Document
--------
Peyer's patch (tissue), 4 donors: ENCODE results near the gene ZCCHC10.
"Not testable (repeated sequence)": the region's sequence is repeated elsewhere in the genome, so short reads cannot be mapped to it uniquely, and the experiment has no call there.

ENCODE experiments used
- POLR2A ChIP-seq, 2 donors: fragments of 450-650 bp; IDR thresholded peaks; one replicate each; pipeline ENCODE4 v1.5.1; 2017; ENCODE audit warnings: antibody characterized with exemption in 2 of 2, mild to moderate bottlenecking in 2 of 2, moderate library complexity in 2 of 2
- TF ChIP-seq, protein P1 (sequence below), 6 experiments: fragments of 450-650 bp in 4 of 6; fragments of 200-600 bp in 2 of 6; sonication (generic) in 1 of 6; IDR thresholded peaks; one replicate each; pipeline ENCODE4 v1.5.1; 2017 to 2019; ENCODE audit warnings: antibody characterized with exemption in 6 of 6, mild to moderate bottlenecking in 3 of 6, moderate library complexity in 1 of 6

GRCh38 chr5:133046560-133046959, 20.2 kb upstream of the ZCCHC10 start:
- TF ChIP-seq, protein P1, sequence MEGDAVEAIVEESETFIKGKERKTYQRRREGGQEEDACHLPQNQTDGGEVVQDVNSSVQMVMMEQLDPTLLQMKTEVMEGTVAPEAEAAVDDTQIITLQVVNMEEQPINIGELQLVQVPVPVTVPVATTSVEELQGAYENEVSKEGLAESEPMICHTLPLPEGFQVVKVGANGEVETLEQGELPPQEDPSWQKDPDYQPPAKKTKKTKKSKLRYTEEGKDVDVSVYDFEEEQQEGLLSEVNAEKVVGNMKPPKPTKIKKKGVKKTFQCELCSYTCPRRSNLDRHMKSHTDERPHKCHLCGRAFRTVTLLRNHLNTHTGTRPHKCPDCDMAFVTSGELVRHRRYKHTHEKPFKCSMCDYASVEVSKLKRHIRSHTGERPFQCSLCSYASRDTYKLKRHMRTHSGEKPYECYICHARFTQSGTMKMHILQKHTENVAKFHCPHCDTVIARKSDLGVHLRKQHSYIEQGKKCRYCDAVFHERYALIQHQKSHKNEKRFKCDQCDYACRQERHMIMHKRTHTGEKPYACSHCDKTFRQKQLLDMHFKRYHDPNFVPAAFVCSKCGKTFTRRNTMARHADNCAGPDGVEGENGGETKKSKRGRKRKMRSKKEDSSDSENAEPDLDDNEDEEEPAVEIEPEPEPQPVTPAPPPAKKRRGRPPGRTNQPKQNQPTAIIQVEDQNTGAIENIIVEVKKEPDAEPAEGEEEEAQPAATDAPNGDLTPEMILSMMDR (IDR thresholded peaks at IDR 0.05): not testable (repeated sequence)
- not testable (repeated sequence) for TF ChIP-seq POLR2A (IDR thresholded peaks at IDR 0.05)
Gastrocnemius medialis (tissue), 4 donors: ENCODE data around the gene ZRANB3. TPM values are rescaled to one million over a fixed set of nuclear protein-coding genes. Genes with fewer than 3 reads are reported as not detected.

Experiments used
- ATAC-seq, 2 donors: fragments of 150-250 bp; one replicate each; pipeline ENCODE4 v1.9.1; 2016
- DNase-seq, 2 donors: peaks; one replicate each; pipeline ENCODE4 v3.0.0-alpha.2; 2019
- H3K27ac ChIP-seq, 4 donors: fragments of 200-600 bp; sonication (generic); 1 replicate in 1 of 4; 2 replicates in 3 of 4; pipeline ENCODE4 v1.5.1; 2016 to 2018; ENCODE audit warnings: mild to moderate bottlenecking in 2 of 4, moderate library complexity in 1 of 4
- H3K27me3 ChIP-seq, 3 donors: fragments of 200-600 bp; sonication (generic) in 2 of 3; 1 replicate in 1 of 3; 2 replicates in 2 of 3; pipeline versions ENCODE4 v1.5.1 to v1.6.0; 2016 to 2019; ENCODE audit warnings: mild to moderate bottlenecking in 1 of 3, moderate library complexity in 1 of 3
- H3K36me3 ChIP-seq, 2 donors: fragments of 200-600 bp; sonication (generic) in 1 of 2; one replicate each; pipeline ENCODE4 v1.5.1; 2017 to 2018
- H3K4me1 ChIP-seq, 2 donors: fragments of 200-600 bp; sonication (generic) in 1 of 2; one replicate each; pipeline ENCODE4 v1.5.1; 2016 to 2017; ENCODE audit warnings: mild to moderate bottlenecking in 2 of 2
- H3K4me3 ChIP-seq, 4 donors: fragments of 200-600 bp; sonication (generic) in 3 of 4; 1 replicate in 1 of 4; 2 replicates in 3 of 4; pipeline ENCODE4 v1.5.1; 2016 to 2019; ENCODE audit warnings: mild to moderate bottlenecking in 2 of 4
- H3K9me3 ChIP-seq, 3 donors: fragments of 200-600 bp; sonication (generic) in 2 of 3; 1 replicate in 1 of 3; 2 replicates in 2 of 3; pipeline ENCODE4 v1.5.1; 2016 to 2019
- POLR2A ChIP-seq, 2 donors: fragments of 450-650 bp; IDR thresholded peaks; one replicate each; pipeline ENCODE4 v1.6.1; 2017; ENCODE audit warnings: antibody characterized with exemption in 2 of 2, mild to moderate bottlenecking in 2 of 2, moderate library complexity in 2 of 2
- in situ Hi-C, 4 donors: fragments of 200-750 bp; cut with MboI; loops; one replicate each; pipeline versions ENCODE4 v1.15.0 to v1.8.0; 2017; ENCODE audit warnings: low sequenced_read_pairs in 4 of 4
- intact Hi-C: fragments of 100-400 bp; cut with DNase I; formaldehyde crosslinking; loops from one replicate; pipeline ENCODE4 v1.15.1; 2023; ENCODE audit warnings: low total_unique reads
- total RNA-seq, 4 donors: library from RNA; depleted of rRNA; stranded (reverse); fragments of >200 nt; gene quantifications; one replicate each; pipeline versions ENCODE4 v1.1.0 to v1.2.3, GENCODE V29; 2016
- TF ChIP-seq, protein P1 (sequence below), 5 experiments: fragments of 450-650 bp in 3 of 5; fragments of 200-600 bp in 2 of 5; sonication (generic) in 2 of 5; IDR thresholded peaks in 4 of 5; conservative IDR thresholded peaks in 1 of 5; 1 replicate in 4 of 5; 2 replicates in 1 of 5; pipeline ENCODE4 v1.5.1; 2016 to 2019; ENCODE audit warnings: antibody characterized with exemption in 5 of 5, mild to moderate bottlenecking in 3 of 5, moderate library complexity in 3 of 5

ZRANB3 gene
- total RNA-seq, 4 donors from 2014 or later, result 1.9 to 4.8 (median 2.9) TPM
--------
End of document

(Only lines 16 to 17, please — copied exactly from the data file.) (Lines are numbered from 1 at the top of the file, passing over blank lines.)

- H3K4me1 ChIP-seq, 2 donors: fragments of 200-600 bp; sonication (generic) in 1 of 2; one replicate each; pipeline ENCODE4 v1.5.1; 2016 to 2017; ENCODE audit warnings: mild to moderate bottlenecking in 2 of 2
- H3K4me3 ChIP-seq, 4 donors: fragments of 200-600 bp; sonication (generic) in 3 of 4; 1 replicate in 1 of 4; 2 replicates in 3 of 4; pipeline ENCODE4 v1.5.1; 2016 to 2019; ENCODE audit warnings: mild to moderate bottlenecking in 2 of 4